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Paul Tortelier

Paul Tortelier (March 21, 1914 - December 18, 1990), French cellist and composer.

Tortelier was born in Paris, the son of a cabinet maker. He was encouraged to play the cello by his father and mother, and at 12 he entered the Paris Conservatoire[?]. He won the first prize in cello at the conservatoire when he was 16, and then he took harmony classes under Jean Gallon.

In 1935 Tortelier joined the Monte Carlo Symphony Orchestra, and played with them until 1937. He gave performances under Bruno Walter and Arturo Toscanini, and he also played the solo part in Richard Strauss' Don Quixote under the composer. This is a piece which became closely associated with Tortelier, as he gave many performances and recorded it.

In 1939 he joined the Boston Symphony Orchestra under Serge Koussevitsky.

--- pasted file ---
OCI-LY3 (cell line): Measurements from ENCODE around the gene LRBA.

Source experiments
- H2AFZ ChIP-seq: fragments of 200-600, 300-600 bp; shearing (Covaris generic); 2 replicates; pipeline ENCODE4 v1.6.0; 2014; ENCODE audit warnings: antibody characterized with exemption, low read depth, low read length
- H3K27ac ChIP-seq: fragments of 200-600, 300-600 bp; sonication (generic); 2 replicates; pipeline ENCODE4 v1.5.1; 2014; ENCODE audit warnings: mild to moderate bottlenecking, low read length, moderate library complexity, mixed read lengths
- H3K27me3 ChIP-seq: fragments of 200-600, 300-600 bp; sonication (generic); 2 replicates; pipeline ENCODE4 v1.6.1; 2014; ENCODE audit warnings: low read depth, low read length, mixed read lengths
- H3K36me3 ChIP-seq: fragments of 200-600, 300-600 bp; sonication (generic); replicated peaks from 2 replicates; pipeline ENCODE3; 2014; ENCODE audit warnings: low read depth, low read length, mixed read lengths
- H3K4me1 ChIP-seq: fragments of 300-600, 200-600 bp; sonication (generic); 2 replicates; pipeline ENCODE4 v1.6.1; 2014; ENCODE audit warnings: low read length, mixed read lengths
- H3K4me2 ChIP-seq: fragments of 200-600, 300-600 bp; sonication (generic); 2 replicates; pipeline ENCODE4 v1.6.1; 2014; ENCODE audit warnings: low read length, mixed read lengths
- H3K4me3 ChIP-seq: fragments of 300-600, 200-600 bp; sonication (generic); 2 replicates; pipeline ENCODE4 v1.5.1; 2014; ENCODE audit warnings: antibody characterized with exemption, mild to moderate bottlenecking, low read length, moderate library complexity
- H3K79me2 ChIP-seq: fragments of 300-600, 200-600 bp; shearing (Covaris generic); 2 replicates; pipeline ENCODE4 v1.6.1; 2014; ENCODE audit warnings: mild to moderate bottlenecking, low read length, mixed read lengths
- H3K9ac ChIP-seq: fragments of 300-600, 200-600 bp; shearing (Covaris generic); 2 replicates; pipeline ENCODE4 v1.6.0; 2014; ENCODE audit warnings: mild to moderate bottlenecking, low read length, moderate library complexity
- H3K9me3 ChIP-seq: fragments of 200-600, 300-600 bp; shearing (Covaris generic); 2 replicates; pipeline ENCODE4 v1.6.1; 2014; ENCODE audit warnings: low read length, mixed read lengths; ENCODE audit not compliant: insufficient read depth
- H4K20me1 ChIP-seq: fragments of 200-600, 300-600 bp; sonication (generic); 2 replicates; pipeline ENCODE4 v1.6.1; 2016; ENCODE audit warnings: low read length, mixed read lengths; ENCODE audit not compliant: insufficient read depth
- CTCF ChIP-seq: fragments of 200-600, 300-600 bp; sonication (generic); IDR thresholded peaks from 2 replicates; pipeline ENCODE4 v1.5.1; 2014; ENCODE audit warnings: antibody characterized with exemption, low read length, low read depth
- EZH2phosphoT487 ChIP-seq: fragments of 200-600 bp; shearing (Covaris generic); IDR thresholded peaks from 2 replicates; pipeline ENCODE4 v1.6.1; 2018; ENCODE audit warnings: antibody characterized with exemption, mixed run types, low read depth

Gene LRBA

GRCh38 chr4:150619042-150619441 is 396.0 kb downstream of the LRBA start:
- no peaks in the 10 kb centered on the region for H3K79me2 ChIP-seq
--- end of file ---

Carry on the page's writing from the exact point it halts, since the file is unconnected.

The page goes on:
In 1947 he gave his British debut under Beecham, again performing Don Quixote.

In 1950 Tortelier was selected by Casals to play as the principal cellist in the Prades Festival Orchestra.

Athough he was a Catholic, Tortelier was inspired by the ambitions of the newly formed state of Israel in 1948, and (later?) spent some time living with his wife and two children on a kibbutz.

His compositions include a concerto for two cellos and orchestra (1950), and a solo cello suite in D, and a sonata for cello and piano. He also wrote a set of variations for cello & orchestra ( 'May Music Save Peace' ). He also wrote a symphony, the Israel Symphony, after his experience of living on the kibbutz.

He taught Jacqueline du Pré, though he was not her main teacher (that was William Pleeth[?]). In the 1970s he gave a series of master classes which were recorded and broadcast on TV, which demonstrate his very dynamic style of playing.

His son, Yan Pascal Tortelier[?], is an internationally known conductor, and his daughter Mara de la Pau[?] is a pianist.

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